BIOTIC Species Information for Abra alba
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Researched byLizzie Tyler Data supplied byUniversity of Sheffield
Refereed byThis information is not refereed.
General Biology
Growth formBivalved
Feeding methodPassive suspension feeder
Active suspension feeder
Surface deposit feeder
Sub-surface deposit feeder
Mobility/MovementBurrower
Environmental positionInfaunal
Typical food typesPhytoplankton, detritus. HabitBurrow dwelling
Bioturbator FlexibilityNone (< 10 degrees)
FragilityIntermediate SizeSmall(1-2cm)
HeightInsufficient information Growth Rate0.1 mm/day
Adult dispersal potential100-1000m DependencyIndependent
SociabilitySolitary
Toxic/Poisonous?No
General Biology Additional InformationAbundance
Although described as solitary animals, adult densities may exceed 1,000 m² in favourable conditions. For instance, in the rich organic muddy harbour sediments in the Ria de la Coruna (NW Spain) Abra alba densities varied from 97 to 2,939 individuals/ m² (Francesch & Lopez-Jamar, 1991). In front of Dunkirk, France, densities can reach 9,000 individuals / m² (Ghertsos et al., 2000). However, abundances typically fluctuate between years owing to variation in recruitment success (juvenile bivalves experience high mortality within the first month after settlement) or adult mortality. High densities of newly settled spat have been reported. For instance, estimated densities of between 16,000 - 22,000 individuals/ m² (collected on 1 mm sieves) were recorded by Jensen (1988) at the time of settlement in the western part of the Limfjord, Denmark.

Growth
The smallest recorded benthic specimen had a shell length of 0.34 mm (Dauvin & Gentil, 1989). In autumn settled spat growth is insignificant until spring when a maximum growth rate of 0.1 mm/day was reported (Dauvin, 1986). This growth rate applies from spring to autumn (Dauvin, pers. comm.).

Nutrition
Some bivalves, such as Abra alba, which inhabit muddy low energy environments can switch back and forth from suspension feeding and deposit feeding, depending upon the conditions of the environment (Dame, 1996). While suspension feeding, the inhalant siphon is held a few millimetres above the sediment surface and sucks in suspended particles. For instance, Abra alba significantly reduced the concentration of the flagellate Isochrysis galbana in suspension. Consumption of Isochrysis galbana over four hours was estimated to be 2.7% of the body weight (Rosenberg, 1993). While deposit feeding, the inhalant siphon is bent over toward the sediment surface, sucking up detritus. However, as the food quality of sediments is often low, deposit feeders either have to process large volumes of sediment through the digestive tract in order to gain a small amount of nutrition, or they sort particles before ingestion and reject the majority of particles as pseudofaeces. As a result the feeding rate is lower with a longer residence time for food in the gut, enabling digestion of the more complex organic compounds common to the benthic environment (Dame, 1996).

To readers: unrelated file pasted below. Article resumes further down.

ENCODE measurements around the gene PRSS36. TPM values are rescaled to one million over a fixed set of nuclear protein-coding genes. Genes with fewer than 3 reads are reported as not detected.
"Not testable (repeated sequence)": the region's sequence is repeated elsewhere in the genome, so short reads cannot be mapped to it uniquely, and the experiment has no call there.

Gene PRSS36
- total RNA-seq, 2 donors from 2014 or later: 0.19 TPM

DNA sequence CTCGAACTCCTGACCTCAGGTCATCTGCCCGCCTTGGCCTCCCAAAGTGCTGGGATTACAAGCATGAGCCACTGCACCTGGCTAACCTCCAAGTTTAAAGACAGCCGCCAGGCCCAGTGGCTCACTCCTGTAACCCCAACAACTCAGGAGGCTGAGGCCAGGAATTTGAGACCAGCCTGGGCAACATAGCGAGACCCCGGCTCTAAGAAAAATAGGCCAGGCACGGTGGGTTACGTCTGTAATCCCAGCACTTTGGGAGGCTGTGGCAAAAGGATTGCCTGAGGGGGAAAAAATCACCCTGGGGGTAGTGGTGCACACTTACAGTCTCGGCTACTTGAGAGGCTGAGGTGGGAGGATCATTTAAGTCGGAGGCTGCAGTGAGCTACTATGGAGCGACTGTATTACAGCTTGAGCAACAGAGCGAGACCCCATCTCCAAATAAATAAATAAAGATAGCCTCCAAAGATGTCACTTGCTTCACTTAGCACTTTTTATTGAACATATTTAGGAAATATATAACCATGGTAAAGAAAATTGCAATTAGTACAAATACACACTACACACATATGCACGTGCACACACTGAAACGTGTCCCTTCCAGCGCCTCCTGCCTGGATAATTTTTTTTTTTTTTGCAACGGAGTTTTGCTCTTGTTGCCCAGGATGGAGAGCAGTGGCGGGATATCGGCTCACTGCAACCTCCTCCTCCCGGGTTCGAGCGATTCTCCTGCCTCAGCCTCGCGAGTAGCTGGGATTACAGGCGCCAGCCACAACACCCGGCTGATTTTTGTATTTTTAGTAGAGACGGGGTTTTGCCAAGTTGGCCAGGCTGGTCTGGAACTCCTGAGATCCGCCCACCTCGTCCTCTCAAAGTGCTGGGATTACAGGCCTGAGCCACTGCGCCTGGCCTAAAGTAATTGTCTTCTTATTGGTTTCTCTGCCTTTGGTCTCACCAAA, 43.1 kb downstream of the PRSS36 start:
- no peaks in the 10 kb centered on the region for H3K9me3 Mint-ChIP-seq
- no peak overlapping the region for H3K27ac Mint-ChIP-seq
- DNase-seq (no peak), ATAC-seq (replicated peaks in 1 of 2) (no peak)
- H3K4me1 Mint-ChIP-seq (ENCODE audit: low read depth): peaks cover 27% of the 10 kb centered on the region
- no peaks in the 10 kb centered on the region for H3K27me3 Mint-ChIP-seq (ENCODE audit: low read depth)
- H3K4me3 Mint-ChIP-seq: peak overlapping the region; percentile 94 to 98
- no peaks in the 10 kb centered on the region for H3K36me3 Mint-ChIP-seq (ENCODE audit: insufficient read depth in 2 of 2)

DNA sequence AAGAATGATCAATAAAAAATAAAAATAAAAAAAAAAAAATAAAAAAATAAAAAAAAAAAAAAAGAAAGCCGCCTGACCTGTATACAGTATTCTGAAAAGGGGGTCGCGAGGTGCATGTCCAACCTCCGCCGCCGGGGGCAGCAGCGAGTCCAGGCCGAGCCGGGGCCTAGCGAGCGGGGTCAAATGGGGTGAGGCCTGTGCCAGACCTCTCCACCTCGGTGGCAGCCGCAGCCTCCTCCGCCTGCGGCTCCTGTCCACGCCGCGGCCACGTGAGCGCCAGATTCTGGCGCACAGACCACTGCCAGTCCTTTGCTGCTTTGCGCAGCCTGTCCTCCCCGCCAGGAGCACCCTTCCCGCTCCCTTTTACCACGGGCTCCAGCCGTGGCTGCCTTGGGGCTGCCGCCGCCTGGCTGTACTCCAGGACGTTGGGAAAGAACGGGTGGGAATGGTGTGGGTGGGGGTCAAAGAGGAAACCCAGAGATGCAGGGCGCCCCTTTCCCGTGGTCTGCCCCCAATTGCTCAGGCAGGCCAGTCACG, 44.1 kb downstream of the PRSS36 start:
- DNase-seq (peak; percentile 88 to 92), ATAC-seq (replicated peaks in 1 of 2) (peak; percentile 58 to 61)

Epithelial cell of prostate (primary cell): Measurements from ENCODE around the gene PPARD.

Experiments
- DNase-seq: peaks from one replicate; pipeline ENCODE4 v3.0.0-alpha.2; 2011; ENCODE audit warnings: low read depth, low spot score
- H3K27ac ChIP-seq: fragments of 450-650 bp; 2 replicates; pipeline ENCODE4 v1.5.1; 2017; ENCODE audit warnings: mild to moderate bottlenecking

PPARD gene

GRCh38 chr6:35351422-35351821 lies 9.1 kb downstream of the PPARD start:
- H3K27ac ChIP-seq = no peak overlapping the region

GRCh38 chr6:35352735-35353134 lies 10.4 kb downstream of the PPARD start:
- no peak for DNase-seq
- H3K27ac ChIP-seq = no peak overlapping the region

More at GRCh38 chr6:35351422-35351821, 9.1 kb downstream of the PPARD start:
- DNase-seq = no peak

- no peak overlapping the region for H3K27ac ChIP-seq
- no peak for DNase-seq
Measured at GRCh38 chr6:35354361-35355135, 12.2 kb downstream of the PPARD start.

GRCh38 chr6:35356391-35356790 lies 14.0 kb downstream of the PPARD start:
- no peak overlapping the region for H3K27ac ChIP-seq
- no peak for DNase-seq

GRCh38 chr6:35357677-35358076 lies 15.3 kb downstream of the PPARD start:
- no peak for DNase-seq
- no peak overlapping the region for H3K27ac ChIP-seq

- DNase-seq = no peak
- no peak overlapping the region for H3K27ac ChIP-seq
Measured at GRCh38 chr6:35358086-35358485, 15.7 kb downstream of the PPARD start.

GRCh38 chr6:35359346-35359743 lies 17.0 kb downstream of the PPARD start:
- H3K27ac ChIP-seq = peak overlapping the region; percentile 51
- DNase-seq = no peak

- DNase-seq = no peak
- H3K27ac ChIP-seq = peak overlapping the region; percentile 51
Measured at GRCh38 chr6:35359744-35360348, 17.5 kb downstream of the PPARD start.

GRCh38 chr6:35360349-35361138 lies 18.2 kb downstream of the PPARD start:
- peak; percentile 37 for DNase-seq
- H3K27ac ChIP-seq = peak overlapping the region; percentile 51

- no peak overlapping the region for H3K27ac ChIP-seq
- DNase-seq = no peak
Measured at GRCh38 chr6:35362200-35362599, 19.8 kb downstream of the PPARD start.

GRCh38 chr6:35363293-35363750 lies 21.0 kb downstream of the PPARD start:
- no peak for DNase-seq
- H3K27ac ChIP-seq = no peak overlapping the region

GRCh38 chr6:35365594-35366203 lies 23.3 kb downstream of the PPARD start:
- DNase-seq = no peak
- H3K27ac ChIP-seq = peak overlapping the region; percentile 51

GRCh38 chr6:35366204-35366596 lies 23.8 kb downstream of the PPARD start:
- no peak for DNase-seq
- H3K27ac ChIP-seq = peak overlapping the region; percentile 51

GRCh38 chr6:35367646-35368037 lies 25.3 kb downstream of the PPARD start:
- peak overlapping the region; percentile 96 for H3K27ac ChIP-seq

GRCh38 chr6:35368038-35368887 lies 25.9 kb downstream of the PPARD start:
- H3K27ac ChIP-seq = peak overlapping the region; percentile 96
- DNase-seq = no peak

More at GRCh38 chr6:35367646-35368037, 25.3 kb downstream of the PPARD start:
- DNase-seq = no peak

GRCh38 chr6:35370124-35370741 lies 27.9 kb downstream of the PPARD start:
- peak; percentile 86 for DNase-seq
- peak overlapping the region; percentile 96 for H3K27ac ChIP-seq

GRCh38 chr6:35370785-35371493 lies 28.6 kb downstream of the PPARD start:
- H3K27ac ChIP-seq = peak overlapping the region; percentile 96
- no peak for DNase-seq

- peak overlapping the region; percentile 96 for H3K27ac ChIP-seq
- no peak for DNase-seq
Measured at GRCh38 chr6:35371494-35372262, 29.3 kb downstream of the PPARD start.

Biomass and productivity
In Kiel Bay, mean annual biomass varied greatly between sites and between years: Biomass (B) =0.1-3 g AFDW m², with a long-term average (ratio) P:B = c 2.2 (Rainer, 1985); B = 0.1-2 g AFDW m² and P:B = 1.7-2.9 from five years of sampling at a location off the French coast (Dauvin, 1986); B = 0.3 g AFDW m² and P:B = 1.4 in the Bristol Channel, England (Warwick & George, 1980).
Biology References Nott, 1980, Allen, 1983, Dauvin, 1982, Dauvin & Gentil, 1989, Dame, 1996, Rosenberg, 1993, Francesch & Lopez-Jamar, 1991, Jensen, 1988, Rees & Dare, 1993, Rainer, 1985, Dauvin, 1986, Warwick & George, 1980, Ghertsos et al., 2000,
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